Game Development Reference
In-Depth Information
11.1.1 Background
Hitman: Codename 47 was one of the very first games to feature articulate rag-
dolls, and as such, the physics simulation ran on much slower hardware than
what is common today. I was assigned the task of developing the physics sys-
tem for Hitman , and I threw myself at the various methods for physically based
animation that were popular at that time. Most of these, however, either suffered
from elastical-looking behavior originating from the use of penalty-based
schemes or they had very bad real-time performance for various different
At some point I remembered the old “demo scene” effect for simulating rip-
ples in water that always had me fascinated. It had all the nice features I was
looking for, including stability and speed of execution. Except it simulated water,
neither cloth nor hard nor soft bodies. It relied on a velocity-less representation
of the system state by using the previous position of the water surface to update
the current one. What I came up with for Hitman was a technique that also fea-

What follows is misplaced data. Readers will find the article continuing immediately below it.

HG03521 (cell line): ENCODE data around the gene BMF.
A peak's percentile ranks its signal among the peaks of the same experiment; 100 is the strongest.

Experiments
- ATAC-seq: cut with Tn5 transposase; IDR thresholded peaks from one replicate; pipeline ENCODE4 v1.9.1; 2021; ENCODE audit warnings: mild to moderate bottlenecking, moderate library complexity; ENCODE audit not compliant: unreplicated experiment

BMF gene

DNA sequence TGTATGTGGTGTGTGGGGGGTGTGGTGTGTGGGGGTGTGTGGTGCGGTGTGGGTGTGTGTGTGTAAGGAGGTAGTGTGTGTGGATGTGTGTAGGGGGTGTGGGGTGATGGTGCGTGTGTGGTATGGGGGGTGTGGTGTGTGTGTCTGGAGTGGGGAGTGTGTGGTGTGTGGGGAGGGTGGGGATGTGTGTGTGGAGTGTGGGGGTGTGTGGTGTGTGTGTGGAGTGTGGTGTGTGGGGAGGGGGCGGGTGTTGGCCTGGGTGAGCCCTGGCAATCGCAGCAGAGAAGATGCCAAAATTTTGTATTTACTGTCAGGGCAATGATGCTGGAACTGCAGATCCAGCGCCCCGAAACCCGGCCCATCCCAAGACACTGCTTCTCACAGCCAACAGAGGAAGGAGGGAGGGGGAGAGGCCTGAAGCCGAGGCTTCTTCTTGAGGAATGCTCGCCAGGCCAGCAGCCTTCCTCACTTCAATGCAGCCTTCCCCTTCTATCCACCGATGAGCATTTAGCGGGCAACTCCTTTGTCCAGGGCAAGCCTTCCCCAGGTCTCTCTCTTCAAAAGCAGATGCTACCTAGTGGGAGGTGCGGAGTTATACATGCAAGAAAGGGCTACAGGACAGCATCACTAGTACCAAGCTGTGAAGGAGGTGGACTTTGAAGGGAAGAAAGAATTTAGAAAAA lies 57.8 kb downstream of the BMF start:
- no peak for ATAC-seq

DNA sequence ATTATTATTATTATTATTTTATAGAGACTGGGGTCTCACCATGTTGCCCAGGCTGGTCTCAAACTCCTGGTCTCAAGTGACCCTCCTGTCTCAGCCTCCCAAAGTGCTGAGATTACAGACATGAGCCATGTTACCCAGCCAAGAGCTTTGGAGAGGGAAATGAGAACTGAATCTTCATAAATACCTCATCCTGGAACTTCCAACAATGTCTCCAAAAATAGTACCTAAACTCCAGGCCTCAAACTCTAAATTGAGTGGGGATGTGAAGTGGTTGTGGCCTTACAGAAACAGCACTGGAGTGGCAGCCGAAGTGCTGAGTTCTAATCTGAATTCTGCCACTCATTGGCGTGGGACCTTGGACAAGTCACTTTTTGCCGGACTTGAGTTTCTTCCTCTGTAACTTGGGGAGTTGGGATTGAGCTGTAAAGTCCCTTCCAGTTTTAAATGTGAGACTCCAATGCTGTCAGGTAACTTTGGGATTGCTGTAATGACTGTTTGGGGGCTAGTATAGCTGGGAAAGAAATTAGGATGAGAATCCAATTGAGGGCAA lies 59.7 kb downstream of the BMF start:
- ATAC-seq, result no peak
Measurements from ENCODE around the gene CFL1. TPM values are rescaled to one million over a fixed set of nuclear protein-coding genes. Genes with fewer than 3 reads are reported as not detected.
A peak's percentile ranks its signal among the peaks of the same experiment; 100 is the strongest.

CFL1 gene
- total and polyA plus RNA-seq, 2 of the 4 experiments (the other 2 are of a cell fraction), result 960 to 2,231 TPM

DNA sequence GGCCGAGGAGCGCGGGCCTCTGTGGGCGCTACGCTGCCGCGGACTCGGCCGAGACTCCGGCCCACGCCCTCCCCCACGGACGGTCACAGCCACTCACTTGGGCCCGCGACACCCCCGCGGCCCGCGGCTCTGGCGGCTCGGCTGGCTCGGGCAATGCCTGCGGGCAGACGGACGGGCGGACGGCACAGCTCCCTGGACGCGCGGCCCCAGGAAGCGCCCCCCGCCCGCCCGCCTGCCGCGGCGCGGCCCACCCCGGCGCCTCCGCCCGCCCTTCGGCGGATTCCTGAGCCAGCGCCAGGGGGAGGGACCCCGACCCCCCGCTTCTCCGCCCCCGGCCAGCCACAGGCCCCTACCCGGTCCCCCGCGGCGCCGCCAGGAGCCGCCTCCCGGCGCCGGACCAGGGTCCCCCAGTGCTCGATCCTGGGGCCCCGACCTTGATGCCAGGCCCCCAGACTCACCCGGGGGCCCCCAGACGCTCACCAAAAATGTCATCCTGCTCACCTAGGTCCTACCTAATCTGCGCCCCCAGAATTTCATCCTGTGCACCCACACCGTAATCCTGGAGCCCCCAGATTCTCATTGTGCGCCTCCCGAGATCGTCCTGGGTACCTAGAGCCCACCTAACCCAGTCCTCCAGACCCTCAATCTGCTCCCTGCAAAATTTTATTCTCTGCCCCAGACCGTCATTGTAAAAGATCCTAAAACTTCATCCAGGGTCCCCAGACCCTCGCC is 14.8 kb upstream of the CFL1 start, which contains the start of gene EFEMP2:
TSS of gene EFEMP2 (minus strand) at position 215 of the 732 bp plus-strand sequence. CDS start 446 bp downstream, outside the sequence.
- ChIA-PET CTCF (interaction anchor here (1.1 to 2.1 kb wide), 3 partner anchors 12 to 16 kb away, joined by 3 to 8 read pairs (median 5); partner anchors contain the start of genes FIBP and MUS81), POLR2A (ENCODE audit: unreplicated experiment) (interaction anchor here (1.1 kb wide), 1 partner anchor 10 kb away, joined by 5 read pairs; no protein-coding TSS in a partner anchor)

tures a velocity-less representation of the system state, yielding a high amount
of stability. As it turned out, almost the same technique had been used for years
to simulate molecular dynamics (under names such as SHAKE and RATTLE,
see [Forester and Smith 98]).
I will now continue with a short review of existing methods for numerical
integration, explaining their differences and drawbacks, with a focus on semi-
implicit methods and Verlet integration. The remainder of the chapter explains
how to apply the Verlet method to interactive physics simulation and goes through
some of the related subtleties.
11.2 Techniques for Numerical Integration
For our purposes, the subject of numerical integration deals with how to advance
a simulation from one time step to the next, updating the system state by solving
an underlying ordinary differential equation (ODE). An introduction to numerical
integration has already been given in Chapter 1; please refer to this for additional
Forward Euler Integration
When experimenting with cloth simulation for the first time, many developers
choose a basic Euler integration as their initial method for time stepping a mass-
spring system. But we realized pretty quickly that the technique is far from suf-
ficient: cloth tends to vibrate and even “explode” when moved around too much.
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